stay focused on continuing to fight for the goals that dr. king had in mind. host: we have a caller on our line for democrats. annette, good morning. caller: thank you so much, representative johnson. i just want to say that it is great to have you on today. my question for you is how can we find a way for african-american communities to work more together to bring unity to our families and help with structure and jobs, to help find a way where we can make our family life better, where african-american men can be with more african-american women? i think that is really lacking and that is why we're having so many issues because african-american people are not together. we are so far apart. it is like we do not like each other.
. it is likely we do not like each other. what can we do to make changes? because that is what is important. we have a lot of comments coming through c-span that are racist comments and the hate and stuff. we need to build black people up . what do we do is black people to build one another? thank you. host: congresswoman? guest: it starts with every individual. we all have that responsibility. we can go to black churches and go to our city organizations. we can go to our neighborhoods by communicating with each other. it is not a single person's responsibility. it is all of our responsibility. you know, if you have been hated so long, you have to stop and think about that you do not have to hate yourself. you do not have to be what you have been called on you have been thought about.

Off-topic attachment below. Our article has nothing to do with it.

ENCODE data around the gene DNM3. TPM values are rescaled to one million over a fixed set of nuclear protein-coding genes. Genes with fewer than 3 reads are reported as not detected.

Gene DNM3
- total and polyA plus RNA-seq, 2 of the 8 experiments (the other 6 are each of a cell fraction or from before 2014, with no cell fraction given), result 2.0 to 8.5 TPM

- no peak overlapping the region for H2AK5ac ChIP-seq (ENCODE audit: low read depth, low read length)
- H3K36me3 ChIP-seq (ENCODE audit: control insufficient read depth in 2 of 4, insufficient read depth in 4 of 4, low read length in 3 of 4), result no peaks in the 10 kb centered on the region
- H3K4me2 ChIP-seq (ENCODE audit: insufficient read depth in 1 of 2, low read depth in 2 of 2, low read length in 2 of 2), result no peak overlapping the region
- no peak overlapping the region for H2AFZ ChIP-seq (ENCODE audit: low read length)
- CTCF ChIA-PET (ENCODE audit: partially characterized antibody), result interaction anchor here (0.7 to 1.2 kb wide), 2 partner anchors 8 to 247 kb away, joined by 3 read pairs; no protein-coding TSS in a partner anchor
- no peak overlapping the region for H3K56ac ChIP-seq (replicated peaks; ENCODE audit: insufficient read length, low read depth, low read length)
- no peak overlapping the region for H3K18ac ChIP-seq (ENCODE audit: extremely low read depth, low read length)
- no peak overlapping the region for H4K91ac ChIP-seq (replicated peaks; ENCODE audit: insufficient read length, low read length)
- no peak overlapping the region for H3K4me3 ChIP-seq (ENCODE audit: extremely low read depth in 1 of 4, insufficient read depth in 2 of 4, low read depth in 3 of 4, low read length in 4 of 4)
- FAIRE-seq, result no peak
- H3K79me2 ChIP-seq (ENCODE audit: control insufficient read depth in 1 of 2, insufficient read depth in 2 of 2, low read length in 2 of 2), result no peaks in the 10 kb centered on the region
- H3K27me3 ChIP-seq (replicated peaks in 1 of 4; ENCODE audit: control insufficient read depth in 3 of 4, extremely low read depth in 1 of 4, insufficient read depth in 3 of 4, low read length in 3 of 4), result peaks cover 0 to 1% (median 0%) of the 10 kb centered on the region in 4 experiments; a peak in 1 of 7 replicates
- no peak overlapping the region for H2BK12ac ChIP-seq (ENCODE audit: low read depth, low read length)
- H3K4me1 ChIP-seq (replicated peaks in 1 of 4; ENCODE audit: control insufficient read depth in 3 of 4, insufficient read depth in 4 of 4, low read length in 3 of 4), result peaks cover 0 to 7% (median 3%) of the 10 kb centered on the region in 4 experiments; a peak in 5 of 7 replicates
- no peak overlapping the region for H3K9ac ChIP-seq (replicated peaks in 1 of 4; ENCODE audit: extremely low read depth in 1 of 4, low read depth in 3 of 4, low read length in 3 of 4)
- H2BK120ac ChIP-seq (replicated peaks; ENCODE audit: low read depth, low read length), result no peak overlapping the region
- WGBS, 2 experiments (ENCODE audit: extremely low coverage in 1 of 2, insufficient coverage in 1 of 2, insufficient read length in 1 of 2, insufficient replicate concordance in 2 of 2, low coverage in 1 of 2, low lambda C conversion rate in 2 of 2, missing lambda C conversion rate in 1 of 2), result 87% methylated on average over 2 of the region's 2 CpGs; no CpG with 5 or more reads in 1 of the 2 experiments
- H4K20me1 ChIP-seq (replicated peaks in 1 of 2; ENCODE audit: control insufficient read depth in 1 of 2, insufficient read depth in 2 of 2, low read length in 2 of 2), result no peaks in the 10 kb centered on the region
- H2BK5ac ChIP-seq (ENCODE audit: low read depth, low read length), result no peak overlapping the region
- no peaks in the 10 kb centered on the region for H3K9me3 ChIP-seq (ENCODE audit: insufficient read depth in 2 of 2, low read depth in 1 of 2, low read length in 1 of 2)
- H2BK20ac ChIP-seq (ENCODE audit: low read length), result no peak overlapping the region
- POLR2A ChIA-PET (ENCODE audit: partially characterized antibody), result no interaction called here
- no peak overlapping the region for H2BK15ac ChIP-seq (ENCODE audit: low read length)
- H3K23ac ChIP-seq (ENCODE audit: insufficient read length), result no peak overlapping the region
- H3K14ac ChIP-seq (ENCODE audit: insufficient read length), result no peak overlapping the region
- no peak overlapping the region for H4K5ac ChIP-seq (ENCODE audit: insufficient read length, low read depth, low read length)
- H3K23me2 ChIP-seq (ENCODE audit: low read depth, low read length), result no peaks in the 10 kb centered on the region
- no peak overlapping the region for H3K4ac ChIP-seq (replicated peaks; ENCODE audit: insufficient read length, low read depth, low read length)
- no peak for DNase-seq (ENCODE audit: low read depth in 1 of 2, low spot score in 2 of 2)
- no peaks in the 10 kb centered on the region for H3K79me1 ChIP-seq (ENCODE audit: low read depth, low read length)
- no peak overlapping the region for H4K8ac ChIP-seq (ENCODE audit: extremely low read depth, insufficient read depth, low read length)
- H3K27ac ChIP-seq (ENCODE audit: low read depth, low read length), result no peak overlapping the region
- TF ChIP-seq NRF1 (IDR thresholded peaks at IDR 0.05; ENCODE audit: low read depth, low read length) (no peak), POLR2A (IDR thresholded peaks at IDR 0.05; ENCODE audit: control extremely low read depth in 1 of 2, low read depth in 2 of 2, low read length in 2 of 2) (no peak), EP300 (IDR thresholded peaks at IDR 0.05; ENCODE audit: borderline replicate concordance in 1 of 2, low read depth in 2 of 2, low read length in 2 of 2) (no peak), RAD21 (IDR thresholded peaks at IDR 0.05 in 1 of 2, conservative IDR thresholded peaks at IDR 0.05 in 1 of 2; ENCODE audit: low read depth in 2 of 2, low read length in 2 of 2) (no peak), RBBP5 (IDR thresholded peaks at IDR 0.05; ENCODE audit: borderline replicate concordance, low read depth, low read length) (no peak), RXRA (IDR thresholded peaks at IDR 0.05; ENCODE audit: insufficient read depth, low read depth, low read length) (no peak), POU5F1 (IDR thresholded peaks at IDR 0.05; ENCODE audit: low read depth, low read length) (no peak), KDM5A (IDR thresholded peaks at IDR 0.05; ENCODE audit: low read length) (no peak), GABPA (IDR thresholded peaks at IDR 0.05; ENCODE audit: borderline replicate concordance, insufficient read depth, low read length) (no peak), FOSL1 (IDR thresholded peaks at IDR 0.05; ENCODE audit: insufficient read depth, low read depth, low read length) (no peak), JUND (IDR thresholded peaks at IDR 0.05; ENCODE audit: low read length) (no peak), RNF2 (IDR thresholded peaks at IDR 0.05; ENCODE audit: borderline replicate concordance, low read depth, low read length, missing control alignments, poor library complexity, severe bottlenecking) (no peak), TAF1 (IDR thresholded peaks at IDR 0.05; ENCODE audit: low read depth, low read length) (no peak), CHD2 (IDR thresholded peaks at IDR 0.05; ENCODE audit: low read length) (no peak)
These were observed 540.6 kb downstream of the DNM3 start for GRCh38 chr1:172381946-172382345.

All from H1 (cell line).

you can be a great person in spite of it. host: we are talking with 12 term congresswoman eddie bernice johnson. she is here with us for about the next 20 minutes or so taking your calls and comments on this martin luther king jr. day. denver, colorado. sam, good morning. caller: i would like to say on this day that we should all read dr. king's speech “beyond vietnam.” it is the most relevant of any of his speeches and he definitely would not support obama's foreign policies especially with the legal -- illegal action in libya. moving on, lyndon johnson is not someone who should be celebrated in the black community. congresswoman, you have your people voting democratic for the next 100 years. he was not a good person.